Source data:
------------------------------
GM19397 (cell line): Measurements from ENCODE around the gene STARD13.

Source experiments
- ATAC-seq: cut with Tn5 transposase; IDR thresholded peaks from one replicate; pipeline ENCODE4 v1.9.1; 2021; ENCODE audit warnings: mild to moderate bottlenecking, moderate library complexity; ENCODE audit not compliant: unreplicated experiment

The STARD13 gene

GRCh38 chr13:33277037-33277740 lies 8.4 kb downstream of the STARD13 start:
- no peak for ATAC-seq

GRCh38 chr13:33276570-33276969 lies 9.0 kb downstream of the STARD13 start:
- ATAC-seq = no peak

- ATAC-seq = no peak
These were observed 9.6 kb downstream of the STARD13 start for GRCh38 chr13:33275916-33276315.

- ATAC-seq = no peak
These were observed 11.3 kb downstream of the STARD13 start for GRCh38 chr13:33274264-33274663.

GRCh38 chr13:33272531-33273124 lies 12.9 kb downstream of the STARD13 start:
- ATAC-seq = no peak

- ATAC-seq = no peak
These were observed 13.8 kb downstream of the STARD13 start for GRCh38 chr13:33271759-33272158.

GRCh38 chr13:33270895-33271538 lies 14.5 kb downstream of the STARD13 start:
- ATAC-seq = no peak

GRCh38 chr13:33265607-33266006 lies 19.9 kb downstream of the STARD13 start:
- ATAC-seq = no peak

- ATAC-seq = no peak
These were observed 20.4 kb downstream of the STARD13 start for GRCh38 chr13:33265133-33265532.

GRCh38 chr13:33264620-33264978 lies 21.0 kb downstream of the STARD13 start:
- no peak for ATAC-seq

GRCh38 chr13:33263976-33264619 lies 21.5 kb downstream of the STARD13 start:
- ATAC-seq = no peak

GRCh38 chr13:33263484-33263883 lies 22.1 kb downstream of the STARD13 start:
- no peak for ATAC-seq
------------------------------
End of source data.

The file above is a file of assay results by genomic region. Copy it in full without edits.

GM19397 (cell line): Measurements from ENCODE around the gene STARD13.

Source experiments
- ATAC-seq: cut with Tn5 transposase; IDR thresholded peaks from one replicate; pipeline ENCODE4 v1.9.1; 2021; ENCODE audit warnings: mild to moderate bottlenecking, moderate library complexity; ENCODE audit not compliant: unreplicated experiment

The STARD13 gene

GRCh38 chr13:33277037-33277740 lies 8.4 kb downstream of the STARD13 start:
- no peak for ATAC-seq

GRCh38 chr13:33276570-33276969 lies 9.0 kb downstream of the STARD13 start:
- ATAC-seq = no peak

- ATAC-seq = no peak
These were observed 9.6 kb downstream of the STARD13 start for GRCh38 chr13:33275916-33276315.

- ATAC-seq = no peak
These were observed 11.3 kb downstream of the STARD13 start for GRCh38 chr13:33274264-33274663.

GRCh38 chr13:33272531-33273124 lies 12.9 kb downstream of the STARD13 start:
- ATAC-seq = no peak

- ATAC-seq = no peak
These were observed 13.8 kb downstream of the STARD13 start for GRCh38 chr13:33271759-33272158.

GRCh38 chr13:33270895-33271538 lies 14.5 kb downstream of the STARD13 start:
- ATAC-seq = no peak

GRCh38 chr13:33265607-33266006 lies 19.9 kb downstream of the STARD13 start:
- ATAC-seq = no peak

- ATAC-seq = no peak
These were observed 20.4 kb downstream of the STARD13 start for GRCh38 chr13:33265133-33265532.

GRCh38 chr13:33264620-33264978 lies 21.0 kb downstream of the STARD13 start:
- no peak for ATAC-seq

GRCh38 chr13:33263976-33264619 lies 21.5 kb downstream of the STARD13 start:
- ATAC-seq = no peak

GRCh38 chr13:33263484-33263883 lies 22.1 kb downstream of the STARD13 start:
- no peak for ATAC-seq